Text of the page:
When measuring the received signals in the state where plural RFID tags are positioned adjacent to each other, the adjacent RFID tags affect each other and a peak frequency with respect to a communication distance shifts to the higher frequency side than when the RFID tag is measured in a state of single unit. FIG. 6 depicts a transmission power value with respect to a frequency. As the transmission power takes a lower value, this implies that the RFID tag reacts with weaker power. The transmission power becomes weaker as the transmission distance increases. In other words, the fact that the RFID tag reacts with weaker power implies capability of communication at a longer distance.

In FIG. 6, a rhombic mark D1 represents the transmission power value when the RFID tag is measured in a state of single unit. In such a case, the peak frequency with respect to the communication distance is about 955 MHz, for example. A rectangular mark D2 represents the transmission power value when the plural RFID tags are measured in a state adjacent to each other. In such a case, the peak frequency with respect to the communication distance shifts to about 985 MHz, for example. Normally, because the RFID tag in a state of single unit communicates with the reader/writer, the frequency of each RFID tag is set to be matched with the radiation frequency of the reader/writer. Accordingly, if the peak frequency shifts to the higher frequency side when inspecting the plural RFID tags in a batch, the RFID tag and the reader/writer cannot efficiently communicate with each other.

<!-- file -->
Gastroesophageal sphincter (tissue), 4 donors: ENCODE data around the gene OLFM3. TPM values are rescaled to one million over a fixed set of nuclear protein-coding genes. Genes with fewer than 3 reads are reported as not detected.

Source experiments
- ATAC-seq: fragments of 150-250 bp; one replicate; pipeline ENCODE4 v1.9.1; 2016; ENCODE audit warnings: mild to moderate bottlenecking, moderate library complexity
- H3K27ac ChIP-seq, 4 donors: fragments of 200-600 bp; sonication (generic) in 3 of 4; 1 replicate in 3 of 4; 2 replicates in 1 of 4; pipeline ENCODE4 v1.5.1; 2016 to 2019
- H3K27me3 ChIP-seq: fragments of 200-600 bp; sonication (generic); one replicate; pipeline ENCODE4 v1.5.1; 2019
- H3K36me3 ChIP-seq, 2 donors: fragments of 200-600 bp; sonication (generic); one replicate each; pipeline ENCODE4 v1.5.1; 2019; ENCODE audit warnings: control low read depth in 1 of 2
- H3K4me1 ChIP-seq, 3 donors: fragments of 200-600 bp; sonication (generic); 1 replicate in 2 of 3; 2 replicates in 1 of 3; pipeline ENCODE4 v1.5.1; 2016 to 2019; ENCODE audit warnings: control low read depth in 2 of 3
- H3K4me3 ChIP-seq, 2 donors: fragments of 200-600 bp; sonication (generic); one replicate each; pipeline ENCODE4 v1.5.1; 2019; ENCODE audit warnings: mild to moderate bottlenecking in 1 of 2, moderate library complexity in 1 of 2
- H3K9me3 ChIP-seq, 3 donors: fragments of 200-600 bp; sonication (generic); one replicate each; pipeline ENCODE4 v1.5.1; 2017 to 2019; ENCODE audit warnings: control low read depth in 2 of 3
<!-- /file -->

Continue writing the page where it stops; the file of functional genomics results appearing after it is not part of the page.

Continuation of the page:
By interposing the dielectric pedestal 20 between the antenna 31 of the reader/writer 30 and the RFID tags 10, the peak frequency is lowered to about 925 MHz, for example, as indicated by a triangular mark D3. Stated in another way, with the interposition of the dielectric pedestal 20, it is possible to lower the peak frequency that shifts otherwise to the higher frequency side as mentioned above, and to realize a situation where the reader/writer 30 and the RFID tags 10 can efficiently communicate with each other. In practice, the dielectric pedestal 20 is preferably made of ultrahigh molecular weight polyethylene, and its relative dielectric constant (εr) is preferably about 2.3, for example.

The reflecting plate 26 has the function of intensifying the response wave from each RFID tag 10. The magnitude of received signal strength can be changed by adjusting the distance A (see FIGS. 2 and 3B) between the antenna 31 of the reader/writer 30 and the reflecting plate 26. FIG. 7 depicts the received signal strength for each of the RFID tags 10. More specifically, a rectangular mark E1 represents the received signal strength when the distance A preferably is set to about 11 cm, and a rhombic mark E2 represents the received signal strength when the distance A preferably is set to about 10 cm. As seen from FIG. 7, the received signal strength increases as the distance A shortens.